You may have noticed that cats have vertical, slightly oval pupils. But when these expand, our felines have round pupils.
How can cats’ pupils change from one shape to another? Why this change? And what does that mean? We review all the shapes that the eyes of our cats take!
The Contracted, Narrow And Vertical Pupils Of The Cat
When your cat has constricted pupils, they are narrow and form an oblong vertical pattern, reminiscent of slits. The vertical pupils then give it feline and wild looks, resembling to be mistaken the eyes of a snake.
However, this pupil shape is completely normal in cats. Indeed, they can meet on several occasions:
- The cat has narrow and vertical pupils due to an excess of light, it contracts its pupils to avoid an excessive entry of light, which would simply dazzle it,
- The cat has contracted pupils in reaction to an emotion such as fear or pleasure, but also because it is in the hunting phase and is preparing to attack a fly, a mouse, or simply your toes!
As you will have understood, the cat’s pupil can change in size (like that of humans), but also in shape, to adapt to light or indicate their predatory status.
Did You Know ?
A vertical pupil is observed in predators to assess the distance that separates them from their prey and maintain a quality visual field regardless of the light. On the other hand, herbivores, which constitute one of the preferred prey of cats, often have horizontal pupils, to have a panorama of their surroundings and escape their predator!
The Elliptical, Partially Dilated Pupils Of The Cat
We speak of an elliptical pupil when the latter is neither vertical nor round. It is actually partially dilated, giving the cat’s eyes a wide pupil whose shape remains oval with a vertical orientation.
This type of pupil is more easily found in cats when the light is moderate, either in broad daylight with an overcast sky, or at dawn or dusk. It is during a transition phase that the cat has elliptical pupils, to gradually get used to light or, on the contrary, to darkness.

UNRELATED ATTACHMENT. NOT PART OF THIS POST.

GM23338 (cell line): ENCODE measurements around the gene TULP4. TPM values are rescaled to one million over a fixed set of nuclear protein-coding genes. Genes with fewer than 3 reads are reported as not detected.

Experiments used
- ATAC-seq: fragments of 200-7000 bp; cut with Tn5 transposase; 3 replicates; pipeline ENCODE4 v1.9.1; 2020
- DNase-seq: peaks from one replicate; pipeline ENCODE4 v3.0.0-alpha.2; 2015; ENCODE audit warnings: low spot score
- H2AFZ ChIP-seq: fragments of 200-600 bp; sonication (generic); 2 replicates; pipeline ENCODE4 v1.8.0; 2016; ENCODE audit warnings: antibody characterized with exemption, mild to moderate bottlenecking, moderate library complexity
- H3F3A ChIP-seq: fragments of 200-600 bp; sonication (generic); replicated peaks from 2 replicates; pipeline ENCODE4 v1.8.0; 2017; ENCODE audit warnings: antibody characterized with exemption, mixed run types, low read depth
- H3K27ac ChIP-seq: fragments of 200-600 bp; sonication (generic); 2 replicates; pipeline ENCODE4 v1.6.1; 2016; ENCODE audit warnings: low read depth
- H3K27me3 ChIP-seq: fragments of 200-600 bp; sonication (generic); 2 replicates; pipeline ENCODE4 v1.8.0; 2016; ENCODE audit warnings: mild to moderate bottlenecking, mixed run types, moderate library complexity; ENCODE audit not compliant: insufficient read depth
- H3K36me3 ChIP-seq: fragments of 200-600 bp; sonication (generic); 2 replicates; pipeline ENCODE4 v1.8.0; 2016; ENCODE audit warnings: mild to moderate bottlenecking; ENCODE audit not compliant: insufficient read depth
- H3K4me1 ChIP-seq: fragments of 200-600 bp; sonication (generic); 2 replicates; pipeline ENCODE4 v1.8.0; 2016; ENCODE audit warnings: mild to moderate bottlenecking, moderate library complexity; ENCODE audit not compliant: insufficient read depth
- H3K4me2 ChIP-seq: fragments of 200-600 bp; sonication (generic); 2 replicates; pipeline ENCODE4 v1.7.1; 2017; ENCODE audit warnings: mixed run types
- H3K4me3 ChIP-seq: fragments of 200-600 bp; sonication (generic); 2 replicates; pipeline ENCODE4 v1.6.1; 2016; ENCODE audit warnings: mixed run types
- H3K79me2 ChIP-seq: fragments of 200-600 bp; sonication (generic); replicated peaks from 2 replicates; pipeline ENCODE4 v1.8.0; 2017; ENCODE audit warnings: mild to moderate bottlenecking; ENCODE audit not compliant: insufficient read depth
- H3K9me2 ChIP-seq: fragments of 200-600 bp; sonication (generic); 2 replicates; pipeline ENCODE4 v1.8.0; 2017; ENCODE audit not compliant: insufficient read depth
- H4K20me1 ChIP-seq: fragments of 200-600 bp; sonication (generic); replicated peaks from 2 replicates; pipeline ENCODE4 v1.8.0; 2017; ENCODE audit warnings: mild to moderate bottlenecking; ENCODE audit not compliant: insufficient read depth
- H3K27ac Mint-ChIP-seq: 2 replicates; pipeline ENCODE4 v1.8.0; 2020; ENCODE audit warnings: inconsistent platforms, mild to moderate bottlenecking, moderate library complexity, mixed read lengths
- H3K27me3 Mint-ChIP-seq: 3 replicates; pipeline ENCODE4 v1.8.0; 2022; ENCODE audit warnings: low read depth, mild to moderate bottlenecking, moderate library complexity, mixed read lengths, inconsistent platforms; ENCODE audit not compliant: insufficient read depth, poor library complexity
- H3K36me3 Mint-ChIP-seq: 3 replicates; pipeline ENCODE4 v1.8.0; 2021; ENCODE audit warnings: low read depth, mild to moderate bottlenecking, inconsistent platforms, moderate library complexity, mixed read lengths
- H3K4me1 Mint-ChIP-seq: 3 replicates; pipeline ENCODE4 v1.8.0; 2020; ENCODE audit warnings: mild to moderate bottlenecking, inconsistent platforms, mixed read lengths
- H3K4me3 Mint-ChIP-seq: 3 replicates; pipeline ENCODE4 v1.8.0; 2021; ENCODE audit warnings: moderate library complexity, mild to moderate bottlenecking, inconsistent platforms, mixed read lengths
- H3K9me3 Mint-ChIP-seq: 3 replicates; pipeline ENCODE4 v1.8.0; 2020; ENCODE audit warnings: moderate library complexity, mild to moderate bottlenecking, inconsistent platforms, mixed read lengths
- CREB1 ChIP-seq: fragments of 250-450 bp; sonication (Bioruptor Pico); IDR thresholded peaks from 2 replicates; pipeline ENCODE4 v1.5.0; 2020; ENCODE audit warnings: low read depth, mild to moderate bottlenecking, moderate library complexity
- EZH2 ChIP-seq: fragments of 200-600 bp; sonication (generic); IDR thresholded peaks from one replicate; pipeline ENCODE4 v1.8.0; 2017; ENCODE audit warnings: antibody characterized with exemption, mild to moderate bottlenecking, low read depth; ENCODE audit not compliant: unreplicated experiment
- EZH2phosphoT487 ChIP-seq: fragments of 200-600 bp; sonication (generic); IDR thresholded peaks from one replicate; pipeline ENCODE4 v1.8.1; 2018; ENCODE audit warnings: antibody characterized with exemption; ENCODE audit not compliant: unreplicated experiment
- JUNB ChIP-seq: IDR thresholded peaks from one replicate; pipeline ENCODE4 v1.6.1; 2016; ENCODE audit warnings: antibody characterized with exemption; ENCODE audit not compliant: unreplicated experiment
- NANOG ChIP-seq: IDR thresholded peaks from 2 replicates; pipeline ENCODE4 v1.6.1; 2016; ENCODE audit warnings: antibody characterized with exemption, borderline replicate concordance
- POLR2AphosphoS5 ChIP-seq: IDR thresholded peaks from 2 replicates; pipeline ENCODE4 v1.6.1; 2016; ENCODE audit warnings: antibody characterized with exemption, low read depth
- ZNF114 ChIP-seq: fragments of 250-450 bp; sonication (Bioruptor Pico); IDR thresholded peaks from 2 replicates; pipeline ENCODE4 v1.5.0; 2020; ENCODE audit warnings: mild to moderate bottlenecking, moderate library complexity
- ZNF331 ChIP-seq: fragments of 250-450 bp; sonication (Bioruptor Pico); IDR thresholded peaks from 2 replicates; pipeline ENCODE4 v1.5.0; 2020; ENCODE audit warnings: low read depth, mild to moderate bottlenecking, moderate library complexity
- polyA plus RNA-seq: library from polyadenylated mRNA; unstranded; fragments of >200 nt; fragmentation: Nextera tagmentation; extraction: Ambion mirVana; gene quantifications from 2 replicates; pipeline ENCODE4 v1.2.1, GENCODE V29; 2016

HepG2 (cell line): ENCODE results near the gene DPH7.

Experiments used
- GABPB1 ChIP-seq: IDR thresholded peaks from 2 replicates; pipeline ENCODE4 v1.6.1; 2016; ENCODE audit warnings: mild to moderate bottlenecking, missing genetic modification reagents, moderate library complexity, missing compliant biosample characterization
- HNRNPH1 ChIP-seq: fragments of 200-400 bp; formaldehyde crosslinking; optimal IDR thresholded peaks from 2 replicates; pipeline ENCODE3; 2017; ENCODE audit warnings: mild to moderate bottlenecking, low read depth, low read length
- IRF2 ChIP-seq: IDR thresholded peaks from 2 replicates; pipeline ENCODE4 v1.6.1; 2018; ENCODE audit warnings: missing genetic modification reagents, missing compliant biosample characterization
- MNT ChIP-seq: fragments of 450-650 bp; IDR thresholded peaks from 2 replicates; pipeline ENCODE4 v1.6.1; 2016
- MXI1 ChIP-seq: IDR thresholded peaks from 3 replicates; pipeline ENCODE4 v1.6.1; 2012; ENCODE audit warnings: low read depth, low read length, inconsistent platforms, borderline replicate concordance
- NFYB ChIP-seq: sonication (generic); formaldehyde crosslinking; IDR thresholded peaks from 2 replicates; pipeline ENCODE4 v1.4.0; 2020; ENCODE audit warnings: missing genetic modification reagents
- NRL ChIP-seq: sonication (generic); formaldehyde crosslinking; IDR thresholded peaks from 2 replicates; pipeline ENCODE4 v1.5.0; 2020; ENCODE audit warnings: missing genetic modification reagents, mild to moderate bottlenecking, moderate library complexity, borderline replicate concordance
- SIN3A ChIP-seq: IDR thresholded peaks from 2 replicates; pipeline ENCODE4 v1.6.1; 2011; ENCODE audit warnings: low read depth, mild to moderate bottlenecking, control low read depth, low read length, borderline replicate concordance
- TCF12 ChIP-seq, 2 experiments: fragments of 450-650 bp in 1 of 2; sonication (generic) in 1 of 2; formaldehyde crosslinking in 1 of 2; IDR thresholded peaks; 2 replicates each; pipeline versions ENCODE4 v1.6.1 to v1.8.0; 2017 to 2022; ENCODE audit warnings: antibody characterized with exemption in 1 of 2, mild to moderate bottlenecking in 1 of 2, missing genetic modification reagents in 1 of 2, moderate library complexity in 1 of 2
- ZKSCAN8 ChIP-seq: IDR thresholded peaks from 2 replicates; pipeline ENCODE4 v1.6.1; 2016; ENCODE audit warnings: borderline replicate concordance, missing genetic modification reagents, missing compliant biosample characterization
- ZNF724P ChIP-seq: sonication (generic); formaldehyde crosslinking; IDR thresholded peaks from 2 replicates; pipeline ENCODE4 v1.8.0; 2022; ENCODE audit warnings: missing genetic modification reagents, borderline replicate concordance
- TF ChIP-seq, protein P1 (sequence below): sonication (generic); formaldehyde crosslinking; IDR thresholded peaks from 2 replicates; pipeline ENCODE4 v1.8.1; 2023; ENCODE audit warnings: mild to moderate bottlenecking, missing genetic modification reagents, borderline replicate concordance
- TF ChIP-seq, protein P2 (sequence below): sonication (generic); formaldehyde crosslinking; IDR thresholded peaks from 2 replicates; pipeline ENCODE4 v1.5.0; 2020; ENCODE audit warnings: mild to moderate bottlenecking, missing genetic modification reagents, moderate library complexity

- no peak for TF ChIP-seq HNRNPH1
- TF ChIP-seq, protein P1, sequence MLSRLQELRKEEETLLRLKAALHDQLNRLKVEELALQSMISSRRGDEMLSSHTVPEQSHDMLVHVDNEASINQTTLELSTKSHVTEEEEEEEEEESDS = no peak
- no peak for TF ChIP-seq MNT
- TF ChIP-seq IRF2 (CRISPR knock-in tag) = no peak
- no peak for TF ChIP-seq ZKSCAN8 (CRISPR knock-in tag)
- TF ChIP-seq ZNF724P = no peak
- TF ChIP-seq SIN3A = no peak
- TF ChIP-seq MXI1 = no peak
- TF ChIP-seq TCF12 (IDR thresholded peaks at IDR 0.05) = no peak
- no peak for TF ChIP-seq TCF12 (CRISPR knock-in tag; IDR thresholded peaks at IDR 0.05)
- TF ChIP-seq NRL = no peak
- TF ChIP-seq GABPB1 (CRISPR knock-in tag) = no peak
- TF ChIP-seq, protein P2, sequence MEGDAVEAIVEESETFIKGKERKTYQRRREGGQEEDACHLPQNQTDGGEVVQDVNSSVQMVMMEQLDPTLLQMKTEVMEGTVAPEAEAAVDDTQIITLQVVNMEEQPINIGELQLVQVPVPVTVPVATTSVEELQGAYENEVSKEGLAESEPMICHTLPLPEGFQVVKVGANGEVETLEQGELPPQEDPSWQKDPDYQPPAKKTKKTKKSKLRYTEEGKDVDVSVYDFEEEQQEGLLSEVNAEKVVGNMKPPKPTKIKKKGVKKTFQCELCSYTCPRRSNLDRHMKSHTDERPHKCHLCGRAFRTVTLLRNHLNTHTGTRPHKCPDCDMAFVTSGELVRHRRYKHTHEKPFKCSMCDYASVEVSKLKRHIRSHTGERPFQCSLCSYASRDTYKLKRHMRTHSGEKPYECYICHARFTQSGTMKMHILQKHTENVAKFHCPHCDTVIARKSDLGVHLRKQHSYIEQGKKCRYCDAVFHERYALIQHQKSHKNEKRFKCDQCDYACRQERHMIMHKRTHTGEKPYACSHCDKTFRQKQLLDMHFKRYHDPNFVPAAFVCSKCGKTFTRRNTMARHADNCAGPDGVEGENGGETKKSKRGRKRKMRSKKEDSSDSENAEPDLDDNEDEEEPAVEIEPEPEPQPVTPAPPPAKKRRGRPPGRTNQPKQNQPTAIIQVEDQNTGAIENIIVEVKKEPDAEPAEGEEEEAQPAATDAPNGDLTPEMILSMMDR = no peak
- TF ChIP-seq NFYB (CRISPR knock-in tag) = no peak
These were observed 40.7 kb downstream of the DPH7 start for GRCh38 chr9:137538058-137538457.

Of course, the cat’s pupils are also elliptical for a short time when it switches from vertical pupils to round pupils, and vice versa.
Did You Know ?
The cat, in comparison to the human, has proportionately larger eyes. This size advantage gives him a field of vision of 280 degrees, while it is only 180 degrees in humans.
The Dilated Or Round Pupils Of The Cat
A cat’s pupils are perfectly round when fully dilated. This shape of eyes immediately makes your feline friendlier, because it does not evoke a wild animal, and gives it a much softer look.
But don’t be fooled, there is still a predator under this angelic gaze. Indeed, his pupils are completely dilated, simply for one of the following reasons:
- There is very little light, the cat then fully opens its pupils to improve its night vision,
- He is very excited, or on the contrary very frightened, only an observation of his environment and his action will allow you to determine the phenomenon at the origin of the total dilation of his pupils.
In most cases, there is therefore no need to worry when your cat has round and dilated pupils, it is a normal physiological reaction corresponding either to light or to its current state.
Did you know ? Some breeds of cat have rounder pupils than others, unless it’s just an optical effect due to their larger than average eyes. These include the British Shorthair, Persian, Scottish Fold, Ocicat and Singapura.
Pupils Of Different Size And / Or Shape In Cats
This is a veterinary warning sign. If you notice that your cat has one pupil larger than the other, it is anisocoria, often accompanied by eye discomfort. So, you will see other symptoms like eye scratching, red or blue eyes, eye discharge, listlessness, etc.
These symptoms can announce a more or less serious eye disease, such as eye inflammation, retinal disease, glaucoma, corneal ulcer, etc. But it can also be feline leucosis, a tumor or cancer, or even a brain injury.
Consult your veterinarian urgently if your cat suffers from anisocoria!